> While *scripts* may not be able to be copyrighted (it'd be nice to see the
> judgement on that D'Ni case you're referring to, depending on how broad or
> was written, it might be useful as jurisprudence on conlangs too), *fonts*
> definitely are! So you may not for instance claim copyright on the Latin
> script, but Arial is definitely copyrighted! Once again, that's because
> while a script is a concept, a font is the expression of such a concept,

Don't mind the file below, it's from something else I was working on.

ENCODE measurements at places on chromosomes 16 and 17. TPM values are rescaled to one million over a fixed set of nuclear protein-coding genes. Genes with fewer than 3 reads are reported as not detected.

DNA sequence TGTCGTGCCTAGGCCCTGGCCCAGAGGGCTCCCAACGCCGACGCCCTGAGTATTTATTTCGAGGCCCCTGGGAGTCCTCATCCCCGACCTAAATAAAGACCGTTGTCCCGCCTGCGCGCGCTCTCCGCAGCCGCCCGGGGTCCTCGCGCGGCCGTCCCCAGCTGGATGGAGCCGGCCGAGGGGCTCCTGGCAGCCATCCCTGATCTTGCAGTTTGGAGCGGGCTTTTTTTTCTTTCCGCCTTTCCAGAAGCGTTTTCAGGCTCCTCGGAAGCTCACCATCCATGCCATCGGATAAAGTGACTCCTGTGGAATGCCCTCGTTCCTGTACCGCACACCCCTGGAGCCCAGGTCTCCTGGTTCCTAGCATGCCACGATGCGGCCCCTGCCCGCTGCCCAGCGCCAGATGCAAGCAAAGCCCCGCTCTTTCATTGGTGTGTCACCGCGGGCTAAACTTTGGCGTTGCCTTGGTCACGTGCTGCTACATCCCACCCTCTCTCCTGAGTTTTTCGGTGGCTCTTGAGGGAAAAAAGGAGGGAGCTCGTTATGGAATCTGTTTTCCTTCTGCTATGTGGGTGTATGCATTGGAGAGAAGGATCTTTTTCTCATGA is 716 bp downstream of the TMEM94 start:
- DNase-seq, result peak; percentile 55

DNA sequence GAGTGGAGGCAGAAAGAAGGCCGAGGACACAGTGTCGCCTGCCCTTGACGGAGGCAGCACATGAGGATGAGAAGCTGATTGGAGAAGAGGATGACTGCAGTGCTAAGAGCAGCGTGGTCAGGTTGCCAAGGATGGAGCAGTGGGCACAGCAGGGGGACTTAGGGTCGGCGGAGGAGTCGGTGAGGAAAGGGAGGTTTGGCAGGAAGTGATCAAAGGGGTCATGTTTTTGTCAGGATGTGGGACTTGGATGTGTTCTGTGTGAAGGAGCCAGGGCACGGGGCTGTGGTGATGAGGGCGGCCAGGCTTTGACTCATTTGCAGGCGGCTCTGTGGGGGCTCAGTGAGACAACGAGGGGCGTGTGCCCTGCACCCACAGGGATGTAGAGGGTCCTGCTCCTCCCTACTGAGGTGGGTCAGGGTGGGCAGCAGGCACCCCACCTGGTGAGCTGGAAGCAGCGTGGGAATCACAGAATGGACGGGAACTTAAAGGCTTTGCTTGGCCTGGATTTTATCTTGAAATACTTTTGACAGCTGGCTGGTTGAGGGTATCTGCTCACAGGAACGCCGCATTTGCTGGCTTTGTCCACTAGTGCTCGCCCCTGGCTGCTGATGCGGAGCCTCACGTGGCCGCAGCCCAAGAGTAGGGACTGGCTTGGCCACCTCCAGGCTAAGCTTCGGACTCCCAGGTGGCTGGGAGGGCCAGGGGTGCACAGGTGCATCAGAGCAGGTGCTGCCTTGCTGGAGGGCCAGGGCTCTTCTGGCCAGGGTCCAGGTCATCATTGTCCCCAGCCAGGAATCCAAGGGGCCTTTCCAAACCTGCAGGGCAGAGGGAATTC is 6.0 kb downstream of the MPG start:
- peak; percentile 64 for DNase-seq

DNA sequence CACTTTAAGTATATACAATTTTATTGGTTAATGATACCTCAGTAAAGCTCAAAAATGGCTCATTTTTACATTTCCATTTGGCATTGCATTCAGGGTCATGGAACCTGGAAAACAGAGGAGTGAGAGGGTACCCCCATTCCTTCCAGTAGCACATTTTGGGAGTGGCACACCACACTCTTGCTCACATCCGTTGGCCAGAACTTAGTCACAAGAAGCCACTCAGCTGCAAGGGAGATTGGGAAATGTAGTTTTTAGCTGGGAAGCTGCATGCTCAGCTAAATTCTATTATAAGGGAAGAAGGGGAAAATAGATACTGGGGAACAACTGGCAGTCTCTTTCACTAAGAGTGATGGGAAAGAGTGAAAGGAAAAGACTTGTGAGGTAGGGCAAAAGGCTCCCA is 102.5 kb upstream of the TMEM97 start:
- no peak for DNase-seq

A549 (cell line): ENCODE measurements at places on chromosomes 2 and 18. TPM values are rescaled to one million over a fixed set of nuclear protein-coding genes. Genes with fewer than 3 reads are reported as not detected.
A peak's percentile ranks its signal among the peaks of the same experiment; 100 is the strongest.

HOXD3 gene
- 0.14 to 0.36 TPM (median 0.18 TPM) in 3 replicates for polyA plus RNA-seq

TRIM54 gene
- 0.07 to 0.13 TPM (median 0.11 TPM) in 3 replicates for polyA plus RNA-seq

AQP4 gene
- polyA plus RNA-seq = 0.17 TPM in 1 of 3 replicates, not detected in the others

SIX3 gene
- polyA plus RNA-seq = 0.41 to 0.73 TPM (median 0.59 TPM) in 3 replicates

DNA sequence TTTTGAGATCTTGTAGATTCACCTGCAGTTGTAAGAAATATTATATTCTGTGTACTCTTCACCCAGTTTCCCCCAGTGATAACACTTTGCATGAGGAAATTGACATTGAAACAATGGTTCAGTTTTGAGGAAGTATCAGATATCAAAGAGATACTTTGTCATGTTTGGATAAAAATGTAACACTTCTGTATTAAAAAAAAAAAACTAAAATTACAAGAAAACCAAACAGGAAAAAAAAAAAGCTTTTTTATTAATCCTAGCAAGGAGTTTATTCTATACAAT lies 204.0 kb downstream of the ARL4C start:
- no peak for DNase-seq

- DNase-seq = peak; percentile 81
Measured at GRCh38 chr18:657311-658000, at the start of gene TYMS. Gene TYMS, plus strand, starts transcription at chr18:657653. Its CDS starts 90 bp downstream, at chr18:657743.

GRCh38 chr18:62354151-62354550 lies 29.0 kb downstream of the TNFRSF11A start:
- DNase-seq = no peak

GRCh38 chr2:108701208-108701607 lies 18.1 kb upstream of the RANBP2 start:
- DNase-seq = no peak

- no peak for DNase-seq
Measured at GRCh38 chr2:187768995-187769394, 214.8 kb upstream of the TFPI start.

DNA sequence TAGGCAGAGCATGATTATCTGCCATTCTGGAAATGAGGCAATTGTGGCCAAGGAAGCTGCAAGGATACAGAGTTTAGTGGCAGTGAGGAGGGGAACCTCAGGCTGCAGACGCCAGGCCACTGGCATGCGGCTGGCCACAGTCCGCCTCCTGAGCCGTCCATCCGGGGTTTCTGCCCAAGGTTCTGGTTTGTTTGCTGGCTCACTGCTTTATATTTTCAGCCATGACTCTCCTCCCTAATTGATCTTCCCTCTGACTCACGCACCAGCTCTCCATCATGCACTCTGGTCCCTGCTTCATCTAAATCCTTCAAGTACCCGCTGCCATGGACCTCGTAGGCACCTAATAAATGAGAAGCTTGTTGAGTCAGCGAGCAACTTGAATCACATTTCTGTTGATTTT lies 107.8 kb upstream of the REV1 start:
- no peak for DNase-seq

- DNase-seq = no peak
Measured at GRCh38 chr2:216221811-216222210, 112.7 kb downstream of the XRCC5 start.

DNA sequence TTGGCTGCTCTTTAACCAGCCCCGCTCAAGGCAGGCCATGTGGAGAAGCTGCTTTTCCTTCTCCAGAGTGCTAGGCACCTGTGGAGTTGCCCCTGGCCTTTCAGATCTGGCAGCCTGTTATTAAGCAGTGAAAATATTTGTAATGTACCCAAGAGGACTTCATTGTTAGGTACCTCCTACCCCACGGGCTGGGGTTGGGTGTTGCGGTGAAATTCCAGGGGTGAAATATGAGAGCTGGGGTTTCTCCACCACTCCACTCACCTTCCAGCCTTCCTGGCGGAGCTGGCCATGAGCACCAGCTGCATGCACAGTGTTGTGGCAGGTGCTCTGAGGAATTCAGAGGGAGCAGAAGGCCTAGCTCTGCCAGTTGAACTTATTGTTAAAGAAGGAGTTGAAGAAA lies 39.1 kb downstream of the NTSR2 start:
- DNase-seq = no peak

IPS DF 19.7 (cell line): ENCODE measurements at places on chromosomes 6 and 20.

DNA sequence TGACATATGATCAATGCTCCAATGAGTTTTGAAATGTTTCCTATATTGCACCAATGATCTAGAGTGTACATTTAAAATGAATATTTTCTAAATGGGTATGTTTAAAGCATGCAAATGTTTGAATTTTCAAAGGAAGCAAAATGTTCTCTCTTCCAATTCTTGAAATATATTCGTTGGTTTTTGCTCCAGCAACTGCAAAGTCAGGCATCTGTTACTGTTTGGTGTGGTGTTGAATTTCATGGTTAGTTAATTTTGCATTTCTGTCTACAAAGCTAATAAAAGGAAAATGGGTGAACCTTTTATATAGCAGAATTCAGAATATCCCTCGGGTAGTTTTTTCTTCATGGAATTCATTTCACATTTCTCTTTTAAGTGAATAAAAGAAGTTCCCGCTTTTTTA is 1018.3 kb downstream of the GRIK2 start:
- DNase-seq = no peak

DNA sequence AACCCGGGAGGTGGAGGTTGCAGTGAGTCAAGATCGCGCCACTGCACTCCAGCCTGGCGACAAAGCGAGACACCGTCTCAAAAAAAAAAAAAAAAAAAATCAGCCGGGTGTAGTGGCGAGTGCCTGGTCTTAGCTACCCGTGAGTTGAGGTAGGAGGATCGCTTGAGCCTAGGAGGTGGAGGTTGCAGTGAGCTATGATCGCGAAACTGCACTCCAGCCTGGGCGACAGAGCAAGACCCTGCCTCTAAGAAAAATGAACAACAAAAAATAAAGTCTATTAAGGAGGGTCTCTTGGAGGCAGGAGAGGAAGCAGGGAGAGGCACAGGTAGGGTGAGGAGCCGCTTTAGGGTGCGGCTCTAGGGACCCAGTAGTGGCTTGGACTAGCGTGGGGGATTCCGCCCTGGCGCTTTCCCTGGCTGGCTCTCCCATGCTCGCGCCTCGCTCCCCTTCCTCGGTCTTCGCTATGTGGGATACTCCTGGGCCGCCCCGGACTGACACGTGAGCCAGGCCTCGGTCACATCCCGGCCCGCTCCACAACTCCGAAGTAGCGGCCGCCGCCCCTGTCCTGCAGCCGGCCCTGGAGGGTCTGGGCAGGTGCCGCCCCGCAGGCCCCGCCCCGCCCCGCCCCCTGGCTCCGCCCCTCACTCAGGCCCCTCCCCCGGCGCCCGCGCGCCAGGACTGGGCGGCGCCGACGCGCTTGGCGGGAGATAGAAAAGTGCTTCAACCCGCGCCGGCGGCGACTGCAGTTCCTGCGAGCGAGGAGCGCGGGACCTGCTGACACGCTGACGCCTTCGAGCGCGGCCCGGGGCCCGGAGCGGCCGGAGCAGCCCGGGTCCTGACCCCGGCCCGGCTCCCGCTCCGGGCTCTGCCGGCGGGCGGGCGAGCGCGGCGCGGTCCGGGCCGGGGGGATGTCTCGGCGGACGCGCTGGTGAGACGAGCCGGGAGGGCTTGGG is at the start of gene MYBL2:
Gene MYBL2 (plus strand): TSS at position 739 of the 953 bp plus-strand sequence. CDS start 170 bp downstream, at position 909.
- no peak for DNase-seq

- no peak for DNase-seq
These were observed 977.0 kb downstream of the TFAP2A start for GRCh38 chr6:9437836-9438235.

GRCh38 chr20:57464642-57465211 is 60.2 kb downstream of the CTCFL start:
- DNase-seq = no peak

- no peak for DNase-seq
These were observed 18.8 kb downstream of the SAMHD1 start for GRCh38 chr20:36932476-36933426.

> which makes them a perfect fit for copyright.

Not in the US.

You can copyright software though, and lots of modern typefaces are
shipped as something that the court considers software.

More or less this means that it's legal to distribute images or printed
material with any font you like, but not the (non-bitmap) font itself (or
say, a pdf with the font embedded in it, unless it's fair use.)

Patents and Trademarks still apply though.

See <>
for better citations.


All original matter is hereby placed immediately under the public domain.